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Syntax and Diction inquiry: Hamlet 1.

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Act 1.2.1-16
Activity 1: Below, you will find a copy of the first 16 lines of Claudiuss speech to his court in Act 1, scene 2 of the play. In the time provided, annotate these lines, looking especially for diction and syntax of interest.

Though yet of Hamlet our dear brother's death The memory be green, and that it us befitted To bear our hearts in grief and our whole kingdom To be contracted in one brow of woe, Yet so far hath discretion fought with nature That we with wisest sorrow think on him, Together with remembrance of ourselves. Therefore our sometime sister, now our queen, The imperial jointress to this warlike state, Have we, as 'twere with a defeated joy,-With an auspicious and a dropping eye, With mirth in funeral and with dirge in marriage, In equal scale weighing delight and dole,-Taken to wife: nor have we herein barr'd Your better wisdoms, which have freely gone With this affair along. For all, our thanks.

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Syntax and Diction inquiry: Hamlet 1.2


Activity 2: In collaborative groups, first share your findings from Step 1. Then using the Syntax and Diction Handout as a reference, answer the following questionsthey should be easy now that youve done the analysis! 1. Antithesis: Look for antithesis, the balancing of two contrasting ideas, words, phrases, or sentences in parallel grammatical form. Identify the lines that contain antithesis on your copy of the text. Speculate: What feelings do these juxtapositions evoke?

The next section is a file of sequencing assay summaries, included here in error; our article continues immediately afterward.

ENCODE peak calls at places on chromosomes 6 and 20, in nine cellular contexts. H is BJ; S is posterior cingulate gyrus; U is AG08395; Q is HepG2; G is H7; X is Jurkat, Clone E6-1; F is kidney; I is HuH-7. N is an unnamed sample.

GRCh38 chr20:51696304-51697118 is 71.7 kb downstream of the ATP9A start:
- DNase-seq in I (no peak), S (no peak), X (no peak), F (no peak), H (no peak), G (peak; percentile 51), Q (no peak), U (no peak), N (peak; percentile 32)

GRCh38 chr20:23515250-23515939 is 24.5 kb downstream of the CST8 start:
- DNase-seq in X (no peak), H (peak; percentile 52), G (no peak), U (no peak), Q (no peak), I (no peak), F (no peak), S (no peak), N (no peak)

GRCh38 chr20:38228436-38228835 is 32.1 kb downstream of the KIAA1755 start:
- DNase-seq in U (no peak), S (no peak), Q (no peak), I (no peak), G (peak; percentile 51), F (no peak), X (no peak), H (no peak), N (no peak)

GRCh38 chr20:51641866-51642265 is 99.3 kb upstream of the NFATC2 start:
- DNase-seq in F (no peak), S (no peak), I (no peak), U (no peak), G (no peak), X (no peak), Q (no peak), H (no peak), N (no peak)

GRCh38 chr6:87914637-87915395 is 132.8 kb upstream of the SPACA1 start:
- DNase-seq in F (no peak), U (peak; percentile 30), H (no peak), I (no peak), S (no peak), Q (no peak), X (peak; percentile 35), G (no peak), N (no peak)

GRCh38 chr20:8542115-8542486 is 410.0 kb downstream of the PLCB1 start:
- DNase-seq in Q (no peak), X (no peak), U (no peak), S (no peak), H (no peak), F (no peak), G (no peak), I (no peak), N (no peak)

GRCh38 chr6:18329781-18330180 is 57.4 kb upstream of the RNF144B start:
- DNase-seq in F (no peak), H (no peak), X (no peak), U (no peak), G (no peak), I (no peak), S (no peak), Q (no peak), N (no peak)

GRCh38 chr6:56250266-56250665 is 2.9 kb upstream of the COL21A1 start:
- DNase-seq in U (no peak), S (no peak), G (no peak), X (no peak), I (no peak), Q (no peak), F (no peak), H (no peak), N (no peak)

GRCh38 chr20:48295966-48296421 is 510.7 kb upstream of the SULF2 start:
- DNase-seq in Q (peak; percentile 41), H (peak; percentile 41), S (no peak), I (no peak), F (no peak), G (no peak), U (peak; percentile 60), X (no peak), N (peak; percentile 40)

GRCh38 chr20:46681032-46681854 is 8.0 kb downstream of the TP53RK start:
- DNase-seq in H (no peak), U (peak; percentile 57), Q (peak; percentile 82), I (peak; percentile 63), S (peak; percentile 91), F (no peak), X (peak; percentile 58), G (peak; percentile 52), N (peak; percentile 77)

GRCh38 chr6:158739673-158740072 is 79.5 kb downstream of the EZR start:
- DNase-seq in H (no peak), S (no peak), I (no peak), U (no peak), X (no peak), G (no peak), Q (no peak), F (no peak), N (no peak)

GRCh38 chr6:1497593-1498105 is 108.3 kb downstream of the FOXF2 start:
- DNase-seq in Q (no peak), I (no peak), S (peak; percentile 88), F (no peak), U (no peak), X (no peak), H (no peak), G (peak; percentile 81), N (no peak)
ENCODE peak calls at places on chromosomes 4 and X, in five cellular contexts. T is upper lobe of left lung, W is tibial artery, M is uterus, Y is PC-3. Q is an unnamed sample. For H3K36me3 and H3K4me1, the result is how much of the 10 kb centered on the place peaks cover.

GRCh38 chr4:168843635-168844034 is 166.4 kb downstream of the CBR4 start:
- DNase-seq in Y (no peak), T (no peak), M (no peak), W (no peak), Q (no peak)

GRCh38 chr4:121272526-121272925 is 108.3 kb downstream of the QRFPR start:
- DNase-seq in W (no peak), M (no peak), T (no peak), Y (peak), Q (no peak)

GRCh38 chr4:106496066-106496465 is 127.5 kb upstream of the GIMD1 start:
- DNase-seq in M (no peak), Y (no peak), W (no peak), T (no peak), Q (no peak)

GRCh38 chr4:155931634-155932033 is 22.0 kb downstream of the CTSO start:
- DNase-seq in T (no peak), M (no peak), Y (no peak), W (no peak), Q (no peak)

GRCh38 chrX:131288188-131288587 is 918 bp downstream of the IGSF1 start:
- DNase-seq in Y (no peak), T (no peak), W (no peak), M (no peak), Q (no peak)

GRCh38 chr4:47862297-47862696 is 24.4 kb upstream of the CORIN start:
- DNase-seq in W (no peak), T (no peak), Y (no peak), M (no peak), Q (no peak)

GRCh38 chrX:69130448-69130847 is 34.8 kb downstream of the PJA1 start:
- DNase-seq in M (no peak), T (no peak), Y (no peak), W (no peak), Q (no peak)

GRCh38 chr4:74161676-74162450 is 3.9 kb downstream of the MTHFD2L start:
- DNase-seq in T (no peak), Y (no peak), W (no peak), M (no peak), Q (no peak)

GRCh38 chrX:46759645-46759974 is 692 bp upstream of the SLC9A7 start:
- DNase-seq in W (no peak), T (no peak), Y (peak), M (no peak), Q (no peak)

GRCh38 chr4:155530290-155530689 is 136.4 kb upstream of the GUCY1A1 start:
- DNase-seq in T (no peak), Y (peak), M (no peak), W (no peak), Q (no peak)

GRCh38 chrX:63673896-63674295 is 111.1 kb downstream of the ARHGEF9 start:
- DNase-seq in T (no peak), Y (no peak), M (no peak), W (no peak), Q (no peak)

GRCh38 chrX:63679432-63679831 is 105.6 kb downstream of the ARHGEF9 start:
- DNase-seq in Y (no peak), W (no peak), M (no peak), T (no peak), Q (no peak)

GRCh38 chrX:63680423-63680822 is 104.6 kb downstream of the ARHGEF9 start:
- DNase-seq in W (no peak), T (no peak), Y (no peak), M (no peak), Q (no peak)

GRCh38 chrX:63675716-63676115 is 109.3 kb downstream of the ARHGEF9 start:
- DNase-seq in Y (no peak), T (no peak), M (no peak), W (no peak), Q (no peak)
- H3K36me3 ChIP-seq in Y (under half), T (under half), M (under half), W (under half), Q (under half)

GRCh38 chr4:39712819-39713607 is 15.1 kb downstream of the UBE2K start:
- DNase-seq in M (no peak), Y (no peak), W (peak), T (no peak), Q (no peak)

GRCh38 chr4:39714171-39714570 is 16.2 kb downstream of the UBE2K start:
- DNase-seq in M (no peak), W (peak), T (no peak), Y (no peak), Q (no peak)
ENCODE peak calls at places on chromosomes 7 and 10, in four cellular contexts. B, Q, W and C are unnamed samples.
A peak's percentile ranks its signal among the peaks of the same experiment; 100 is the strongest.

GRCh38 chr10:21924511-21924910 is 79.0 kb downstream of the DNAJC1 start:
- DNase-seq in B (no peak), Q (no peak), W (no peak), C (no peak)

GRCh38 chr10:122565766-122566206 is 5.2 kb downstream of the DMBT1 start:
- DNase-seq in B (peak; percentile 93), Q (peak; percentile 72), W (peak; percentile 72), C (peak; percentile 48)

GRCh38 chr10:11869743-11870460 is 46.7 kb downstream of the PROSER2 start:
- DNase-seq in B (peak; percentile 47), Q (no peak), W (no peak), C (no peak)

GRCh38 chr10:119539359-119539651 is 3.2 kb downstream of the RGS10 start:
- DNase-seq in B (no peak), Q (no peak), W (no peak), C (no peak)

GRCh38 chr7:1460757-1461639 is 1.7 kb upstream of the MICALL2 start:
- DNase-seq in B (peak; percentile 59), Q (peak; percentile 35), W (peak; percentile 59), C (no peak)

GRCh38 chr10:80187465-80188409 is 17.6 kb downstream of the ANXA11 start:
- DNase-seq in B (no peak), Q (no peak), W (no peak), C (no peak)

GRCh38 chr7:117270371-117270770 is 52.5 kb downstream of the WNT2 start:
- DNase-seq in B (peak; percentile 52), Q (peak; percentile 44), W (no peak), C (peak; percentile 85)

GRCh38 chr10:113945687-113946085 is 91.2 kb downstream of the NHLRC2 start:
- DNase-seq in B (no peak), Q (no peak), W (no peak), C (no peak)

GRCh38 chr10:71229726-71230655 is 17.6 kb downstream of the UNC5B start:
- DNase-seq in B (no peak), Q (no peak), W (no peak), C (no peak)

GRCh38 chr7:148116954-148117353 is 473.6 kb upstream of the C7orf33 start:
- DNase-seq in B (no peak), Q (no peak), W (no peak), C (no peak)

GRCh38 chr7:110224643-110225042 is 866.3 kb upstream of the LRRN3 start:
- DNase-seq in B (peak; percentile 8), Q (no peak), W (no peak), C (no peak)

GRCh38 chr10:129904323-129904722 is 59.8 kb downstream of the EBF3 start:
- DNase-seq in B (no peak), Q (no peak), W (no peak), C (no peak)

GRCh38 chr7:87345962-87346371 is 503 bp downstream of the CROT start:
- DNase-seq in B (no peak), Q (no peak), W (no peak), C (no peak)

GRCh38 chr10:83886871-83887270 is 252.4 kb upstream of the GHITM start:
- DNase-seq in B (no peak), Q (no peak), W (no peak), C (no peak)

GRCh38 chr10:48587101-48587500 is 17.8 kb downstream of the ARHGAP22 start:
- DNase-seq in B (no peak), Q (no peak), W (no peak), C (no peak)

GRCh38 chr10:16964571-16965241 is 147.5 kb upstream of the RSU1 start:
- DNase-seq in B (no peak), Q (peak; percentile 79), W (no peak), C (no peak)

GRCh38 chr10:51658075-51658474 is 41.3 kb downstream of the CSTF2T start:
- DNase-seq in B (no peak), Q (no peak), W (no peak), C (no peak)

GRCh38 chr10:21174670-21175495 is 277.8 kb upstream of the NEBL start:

2. Word choice (Diction) Why does Claudius remember old Hamlet with wisest sorrow rather than deep sorrow?

Why does he say it befitted them to bear their hearts in grief?

Are there any other places in his speech were his word choice might be suspect? Identify these on your copy of the text.

Activity 3 for lines 66-132


Part 3: Now closely examine the exchange between Hamlet and his mother and uncle/father. Mark the printed version of this text where the answers to these questions can be found, and answer them by annotating in the margin. 1. Although Claudius says that Hamlets mourning is of major concern to him, what matters does he address before dealing with his sons troubles? What significance do you find in this delay?

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In Shakespeares time, when kings and queens represented their countries and talked about public issues, they used the royal we; when dealing with private matters, they would use I. When a monarch switches from the royal we to I, this is a textual clue that signals a change in situation or in tone. Note where Claudius uses the royal we and when he uses I. What might be the significance is this? Page 2

2012-13

Syntax and Diction inquiry: Hamlet 1.2


3. When Claudius says, But now, my cousin Hamlet and my son, what is the effect of his diction in defining their relationship? Consider more than just the obvious here! What might be Claudiuss motive, what is he really after here?

4. Why do you think Claudius chose a public place for this confrontation with Hamlet? 5. Consider the diction used when Hamlet says to his mother: Seems madam? Nay, it is. I know not seems. Whats important here in terms of diction? How? Find the four puns Hamlet uses and then consider why he uses them.

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7. How do you think Hamlet feels about his mother? Which lines tell you so? 8. Briefly characterize Claudius, Hamlet, and Gertrude based on these first 132 lines of 1.2.

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